Part of my childhood mythology revolves around the two houses on top of the hill that we almost bought, but didn't.
I walked by them every day on my way home from Mount Washington Elementary School. They were large, heavy, two-story mansions. They were mysterious and slightly scary, as such strong design could only be to a postwar child whose first recollection was of moving day, 1951, when the small cracker-box tract house at the top of Camino Real received its first, and so far, only owners.
Our house had the basic H plan and was so tiny that the most efficient way to get from the bedroom hall door to the kitchen was with a single bound over the cocktail table resting at the foot of the convertible couch.
As I understand, we were lucky to get a house of our own in the scarce market after World War II. This one had virtues. It had a view of City Hall, then the only tall building in Los Angeles, poking up over Kite Hill. It had a wild canyon to explore. It had room to expand. And it cost less than $10,000.
The irony is that the two old houses on San Rafael Avenue were almost that cheap when they were put up for sale back then, one at $10,500, the other $11,500.
I remember hearing my father say many times that he had looked at each and came very close to buying it. One was less attractive because it straddled most of a lot, leaving too little room for a pool, even then a consideration. Weighing against both was age. Undoubtedly they would need new wiring, new pipes, new shingles, new eaves. Those things would call upon skills and funds we didn't have.
Our house was new. So we stayed.
There followed many remodelings. The garage became a bedroom. A new garage was built. The living room was expanded and a bathroom attached to the master bedroom. Then the bedrooms were enlarged. Last came the pool.
That ended Phase One of the rebuilding. Phase Two came more than a decade later, long after I was out of the picture. It has added two studies and a bathroom over the new garage. Its underlying purpose, though, was to gather and refocus the diverse architectural strains that had come to haunt the house.
Someday, I contend, it will be recognized as high Crackerbox Revival, the epitome of Southern California's Populist ingenuity.
Until then, the two houses on top of the hill seem to be enjoying relatively greater stature. They haven't changed much, except presumably to be rewired, replumbed, repainted and reroofed.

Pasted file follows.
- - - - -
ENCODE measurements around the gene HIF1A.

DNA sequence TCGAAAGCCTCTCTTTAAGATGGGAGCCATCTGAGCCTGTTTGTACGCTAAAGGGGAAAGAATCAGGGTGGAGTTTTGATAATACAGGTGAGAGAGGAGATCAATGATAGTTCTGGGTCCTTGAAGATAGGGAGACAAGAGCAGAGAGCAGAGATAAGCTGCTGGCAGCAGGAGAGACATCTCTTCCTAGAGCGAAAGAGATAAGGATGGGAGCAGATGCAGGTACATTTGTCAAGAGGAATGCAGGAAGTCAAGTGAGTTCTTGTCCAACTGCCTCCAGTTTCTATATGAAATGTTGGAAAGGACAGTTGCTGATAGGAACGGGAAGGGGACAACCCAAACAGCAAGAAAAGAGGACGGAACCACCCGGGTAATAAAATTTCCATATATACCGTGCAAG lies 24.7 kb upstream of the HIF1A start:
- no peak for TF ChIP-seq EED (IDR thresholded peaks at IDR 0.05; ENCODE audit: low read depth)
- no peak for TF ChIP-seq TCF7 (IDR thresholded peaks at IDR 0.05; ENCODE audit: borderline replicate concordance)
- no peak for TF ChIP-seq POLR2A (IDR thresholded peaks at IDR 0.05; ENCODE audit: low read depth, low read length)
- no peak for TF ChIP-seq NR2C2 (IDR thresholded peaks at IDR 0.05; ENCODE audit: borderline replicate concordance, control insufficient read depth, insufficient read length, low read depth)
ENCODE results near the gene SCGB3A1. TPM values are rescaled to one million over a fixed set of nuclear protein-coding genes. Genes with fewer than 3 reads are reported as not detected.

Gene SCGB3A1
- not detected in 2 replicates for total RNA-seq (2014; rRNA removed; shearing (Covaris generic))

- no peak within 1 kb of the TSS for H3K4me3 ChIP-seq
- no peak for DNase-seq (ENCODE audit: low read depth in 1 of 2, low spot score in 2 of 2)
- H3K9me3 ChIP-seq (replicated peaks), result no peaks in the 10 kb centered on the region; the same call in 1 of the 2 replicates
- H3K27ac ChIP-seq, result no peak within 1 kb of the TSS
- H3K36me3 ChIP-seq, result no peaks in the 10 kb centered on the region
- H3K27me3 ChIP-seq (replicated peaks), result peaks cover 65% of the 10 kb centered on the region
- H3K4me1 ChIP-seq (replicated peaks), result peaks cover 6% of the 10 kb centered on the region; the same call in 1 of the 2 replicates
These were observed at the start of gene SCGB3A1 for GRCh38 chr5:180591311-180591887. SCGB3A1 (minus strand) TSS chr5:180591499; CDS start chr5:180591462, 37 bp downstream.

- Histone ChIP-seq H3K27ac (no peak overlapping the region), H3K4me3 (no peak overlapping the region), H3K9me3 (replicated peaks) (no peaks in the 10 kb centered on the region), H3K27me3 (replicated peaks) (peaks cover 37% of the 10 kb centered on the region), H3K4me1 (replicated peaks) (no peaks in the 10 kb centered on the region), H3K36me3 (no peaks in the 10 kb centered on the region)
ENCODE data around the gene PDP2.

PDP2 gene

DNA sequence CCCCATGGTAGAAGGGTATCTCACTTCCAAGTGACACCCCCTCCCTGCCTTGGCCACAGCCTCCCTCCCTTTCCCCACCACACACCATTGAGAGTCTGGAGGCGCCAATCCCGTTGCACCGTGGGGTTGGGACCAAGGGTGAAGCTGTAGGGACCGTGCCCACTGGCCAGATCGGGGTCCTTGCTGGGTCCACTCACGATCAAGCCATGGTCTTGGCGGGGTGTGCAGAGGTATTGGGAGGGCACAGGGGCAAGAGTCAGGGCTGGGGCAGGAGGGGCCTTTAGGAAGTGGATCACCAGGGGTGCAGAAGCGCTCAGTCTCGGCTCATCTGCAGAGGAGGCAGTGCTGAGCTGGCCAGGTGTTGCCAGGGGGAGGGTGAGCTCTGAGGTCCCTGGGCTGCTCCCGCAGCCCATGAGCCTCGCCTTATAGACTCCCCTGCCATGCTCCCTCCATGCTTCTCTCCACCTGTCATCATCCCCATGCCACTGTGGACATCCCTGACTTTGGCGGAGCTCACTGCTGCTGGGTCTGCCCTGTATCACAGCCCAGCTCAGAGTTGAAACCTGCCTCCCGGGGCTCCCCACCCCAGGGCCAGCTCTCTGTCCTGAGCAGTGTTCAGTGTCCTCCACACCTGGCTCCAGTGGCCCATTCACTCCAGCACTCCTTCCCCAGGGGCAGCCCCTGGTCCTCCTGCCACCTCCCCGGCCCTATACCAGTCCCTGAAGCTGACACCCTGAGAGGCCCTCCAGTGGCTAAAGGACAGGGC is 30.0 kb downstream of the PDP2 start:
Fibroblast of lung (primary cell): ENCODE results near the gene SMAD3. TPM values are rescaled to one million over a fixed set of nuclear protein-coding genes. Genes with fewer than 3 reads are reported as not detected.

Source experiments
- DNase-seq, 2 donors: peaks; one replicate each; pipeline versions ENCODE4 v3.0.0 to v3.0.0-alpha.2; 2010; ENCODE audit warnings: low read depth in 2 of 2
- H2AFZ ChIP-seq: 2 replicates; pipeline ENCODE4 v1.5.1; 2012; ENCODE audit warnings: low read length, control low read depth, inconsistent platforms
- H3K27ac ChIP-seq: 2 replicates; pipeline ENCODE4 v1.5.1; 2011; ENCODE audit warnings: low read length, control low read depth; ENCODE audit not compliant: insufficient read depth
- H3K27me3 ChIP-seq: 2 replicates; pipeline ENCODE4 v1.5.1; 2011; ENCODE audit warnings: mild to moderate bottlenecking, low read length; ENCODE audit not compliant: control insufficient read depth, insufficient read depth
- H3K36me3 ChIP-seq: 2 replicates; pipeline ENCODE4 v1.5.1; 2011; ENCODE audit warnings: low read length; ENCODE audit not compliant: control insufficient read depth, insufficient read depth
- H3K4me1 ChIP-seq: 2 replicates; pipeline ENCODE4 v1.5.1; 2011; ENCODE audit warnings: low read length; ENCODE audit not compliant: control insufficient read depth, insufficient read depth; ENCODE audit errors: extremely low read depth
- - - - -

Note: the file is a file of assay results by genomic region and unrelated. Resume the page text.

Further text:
I probably wouldn't have walked by them again had they not come under the sharp eye of the Highland Park Heritage Trust. This group of historical preservationists has yet to acknowledge even a modest distinction belonging to the house I grew up in.
But, this Saturday it will heap acclaim upon the two I didn't. This will happen in the Heritage Trust's seventh annual house and walking tour.
Tours will leave on the half hour, beginning at 10 a.m. from 3819 San Rafael Ave. As is customary, the guides will point out nearly 30 houses from the outside and venture inside four of the best. Extras this year will be sudden vistas of the now exuberant downtown skyline and a stroll across the exquisitely gardened grounds of the Self-Realization Fellowship. Since 1925, the Indian religious sect has maintained as a monastery and retreat the 1909 hotel built by developer Robert Marsh to promote his hilltop subdivisions.
Dress rehearsal for the guides was Tuesday afternoon. This is when those responsible get their stories straight as to the difference between a barge board, a purlin and a lintel and who built what house when and for whom.
A great deal of research goes into the tours. Any fact in question, such as the construction date of a house, is answered by reference to an original building permit.
Still, there is room for interpretation and value judgment.
It took some discussion Tuesday to decide on a casual mention only for the Marsh House. Though not the first house on top of the hill, it was built for Marsh himself, making it one of the most significant.
Unfortunately, later owners fixed it up with a melange of stucco and siding, obliterating its original Craftsman design.
"It was remuddled in the late '60s, early '70s," said Charlie Fisher, an ardent researcher for the Heritage Trust. "It was designed and built by Meyer and Holler, Milwaukee Building Co. The gable on the front originally had three windows. They've been removed."
"Are we going to say remuddled?" one of the group inquired.
"Well, it is," Fisher said stonily.
"I don't think we should," someone else interjected. "It has historic significance. Let's not beat on it."
Thankfully, neither of the houses from my past had been remuddled. I didn't find them mysterious or scary any more. But I think they've become quite expensive.
One, in fact, had been purchased and cared for by the Self-Realization Fellowship. As it turned out, it was snatched right out of Fisher's hands when he was slow in making a bid.
"I could have bought that house for $75,000 in 1981," he said.
You couldn't get close to it for that today.